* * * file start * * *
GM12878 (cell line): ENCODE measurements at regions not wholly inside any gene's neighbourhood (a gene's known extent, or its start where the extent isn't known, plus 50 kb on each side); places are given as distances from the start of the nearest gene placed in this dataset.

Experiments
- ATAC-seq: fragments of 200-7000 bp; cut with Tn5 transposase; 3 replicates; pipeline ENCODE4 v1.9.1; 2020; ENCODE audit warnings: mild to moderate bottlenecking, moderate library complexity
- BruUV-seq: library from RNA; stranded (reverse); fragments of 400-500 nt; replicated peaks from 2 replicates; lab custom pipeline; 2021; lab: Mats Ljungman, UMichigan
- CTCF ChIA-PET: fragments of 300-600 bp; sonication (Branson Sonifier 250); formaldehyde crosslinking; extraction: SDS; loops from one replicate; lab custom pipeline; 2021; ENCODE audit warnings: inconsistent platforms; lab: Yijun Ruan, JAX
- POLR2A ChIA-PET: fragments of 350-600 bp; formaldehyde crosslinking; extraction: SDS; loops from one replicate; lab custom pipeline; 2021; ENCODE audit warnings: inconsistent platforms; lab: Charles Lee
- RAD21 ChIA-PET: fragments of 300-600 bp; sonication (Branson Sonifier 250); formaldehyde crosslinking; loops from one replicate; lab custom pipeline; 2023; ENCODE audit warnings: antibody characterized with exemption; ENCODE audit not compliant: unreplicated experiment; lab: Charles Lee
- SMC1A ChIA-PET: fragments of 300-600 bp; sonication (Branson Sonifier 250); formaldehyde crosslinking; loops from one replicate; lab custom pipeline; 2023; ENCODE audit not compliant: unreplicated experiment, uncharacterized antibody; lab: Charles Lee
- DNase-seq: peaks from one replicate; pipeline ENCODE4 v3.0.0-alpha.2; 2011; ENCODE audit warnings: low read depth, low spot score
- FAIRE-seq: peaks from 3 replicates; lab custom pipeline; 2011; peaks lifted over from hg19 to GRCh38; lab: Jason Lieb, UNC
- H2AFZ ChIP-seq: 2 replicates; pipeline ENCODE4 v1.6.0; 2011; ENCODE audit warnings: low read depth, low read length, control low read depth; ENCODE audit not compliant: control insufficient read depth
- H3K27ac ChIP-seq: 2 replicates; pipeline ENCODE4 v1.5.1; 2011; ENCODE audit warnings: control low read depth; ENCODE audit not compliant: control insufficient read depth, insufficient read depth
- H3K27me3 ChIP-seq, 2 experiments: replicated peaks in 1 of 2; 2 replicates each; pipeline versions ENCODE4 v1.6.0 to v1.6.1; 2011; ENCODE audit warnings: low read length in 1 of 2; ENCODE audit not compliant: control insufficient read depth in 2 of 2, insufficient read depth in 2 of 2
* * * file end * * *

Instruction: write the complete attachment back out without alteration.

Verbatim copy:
GM12878 (cell line): ENCODE measurements at regions not wholly inside any gene's neighbourhood (a gene's known extent, or its start where the extent isn't known, plus 50 kb on each side); places are given as distances from the start of the nearest gene placed in this dataset.

Experiments
- ATAC-seq: fragments of 200-7000 bp; cut with Tn5 transposase; 3 replicates; pipeline ENCODE4 v1.9.1; 2020; ENCODE audit warnings: mild to moderate bottlenecking, moderate library complexity
- BruUV-seq: library from RNA; stranded (reverse); fragments of 400-500 nt; replicated peaks from 2 replicates; lab custom pipeline; 2021; lab: Mats Ljungman, UMichigan
- CTCF ChIA-PET: fragments of 300-600 bp; sonication (Branson Sonifier 250); formaldehyde crosslinking; extraction: SDS; loops from one replicate; lab custom pipeline; 2021; ENCODE audit warnings: inconsistent platforms; lab: Yijun Ruan, JAX
- POLR2A ChIA-PET: fragments of 350-600 bp; formaldehyde crosslinking; extraction: SDS; loops from one replicate; lab custom pipeline; 2021; ENCODE audit warnings: inconsistent platforms; lab: Charles Lee
- RAD21 ChIA-PET: fragments of 300-600 bp; sonication (Branson Sonifier 250); formaldehyde crosslinking; loops from one replicate; lab custom pipeline; 2023; ENCODE audit warnings: antibody characterized with exemption; ENCODE audit not compliant: unreplicated experiment; lab: Charles Lee
- SMC1A ChIA-PET: fragments of 300-600 bp; sonication (Branson Sonifier 250); formaldehyde crosslinking; loops from one replicate; lab custom pipeline; 2023; ENCODE audit not compliant: unreplicated experiment, uncharacterized antibody; lab: Charles Lee
- DNase-seq: peaks from one replicate; pipeline ENCODE4 v3.0.0-alpha.2; 2011; ENCODE audit warnings: low read depth, low spot score
- FAIRE-seq: peaks from 3 replicates; lab custom pipeline; 2011; peaks lifted over from hg19 to GRCh38; lab: Jason Lieb, UNC
- H2AFZ ChIP-seq: 2 replicates; pipeline ENCODE4 v1.6.0; 2011; ENCODE audit warnings: low read depth, low read length, control low read depth; ENCODE audit not compliant: control insufficient read depth
- H3K27ac ChIP-seq: 2 replicates; pipeline ENCODE4 v1.5.1; 2011; ENCODE audit warnings: control low read depth; ENCODE audit not compliant: control insufficient read depth, insufficient read depth
- H3K27me3 ChIP-seq, 2 experiments: replicated peaks in 1 of 2; 2 replicates each; pipeline versions ENCODE4 v1.6.0 to v1.6.1; 2011; ENCODE audit warnings: low read length in 1 of 2; ENCODE audit not compliant: control insufficient read depth in 2 of 2, insufficient read depth in 2 of 2